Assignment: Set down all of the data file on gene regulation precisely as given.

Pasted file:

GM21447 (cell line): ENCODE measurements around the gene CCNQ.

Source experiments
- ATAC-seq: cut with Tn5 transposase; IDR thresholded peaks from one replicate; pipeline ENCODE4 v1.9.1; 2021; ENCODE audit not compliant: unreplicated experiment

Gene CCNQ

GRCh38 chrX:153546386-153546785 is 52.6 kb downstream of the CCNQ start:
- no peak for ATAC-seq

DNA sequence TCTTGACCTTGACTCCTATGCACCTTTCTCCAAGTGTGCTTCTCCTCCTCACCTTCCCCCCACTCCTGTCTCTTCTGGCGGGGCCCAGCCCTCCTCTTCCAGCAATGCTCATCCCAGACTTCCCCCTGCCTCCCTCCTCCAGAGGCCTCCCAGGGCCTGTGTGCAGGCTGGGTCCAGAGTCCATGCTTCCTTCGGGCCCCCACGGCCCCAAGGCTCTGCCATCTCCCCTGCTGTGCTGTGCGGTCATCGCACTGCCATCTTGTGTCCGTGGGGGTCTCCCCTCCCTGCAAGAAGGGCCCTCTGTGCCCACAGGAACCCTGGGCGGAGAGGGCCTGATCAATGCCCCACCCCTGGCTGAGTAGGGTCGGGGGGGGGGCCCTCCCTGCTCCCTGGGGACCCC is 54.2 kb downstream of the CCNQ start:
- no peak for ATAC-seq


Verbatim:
GM21447 (cell line): ENCODE measurements around the gene CCNQ.

Source experiments
- ATAC-seq: cut with Tn5 transposase; IDR thresholded peaks from one replicate; pipeline ENCODE4 v1.9.1; 2021; ENCODE audit not compliant: unreplicated experiment

Gene CCNQ

GRCh38 chrX:153546386-153546785 is 52.6 kb downstream of the CCNQ start:
- no peak for ATAC-seq

DNA sequence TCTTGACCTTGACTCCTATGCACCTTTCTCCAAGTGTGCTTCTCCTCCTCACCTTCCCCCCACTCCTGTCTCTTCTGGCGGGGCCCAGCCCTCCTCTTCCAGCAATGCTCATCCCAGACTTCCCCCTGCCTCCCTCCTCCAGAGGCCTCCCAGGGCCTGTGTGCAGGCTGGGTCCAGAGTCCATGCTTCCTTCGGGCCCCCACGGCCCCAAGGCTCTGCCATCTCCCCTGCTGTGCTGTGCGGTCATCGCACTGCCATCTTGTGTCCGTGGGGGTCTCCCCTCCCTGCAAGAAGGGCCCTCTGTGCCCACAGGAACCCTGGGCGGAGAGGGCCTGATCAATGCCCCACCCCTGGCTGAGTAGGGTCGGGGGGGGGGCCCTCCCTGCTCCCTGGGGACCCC is 54.2 kb downstream of the CCNQ start:
- no peak for ATAC-seq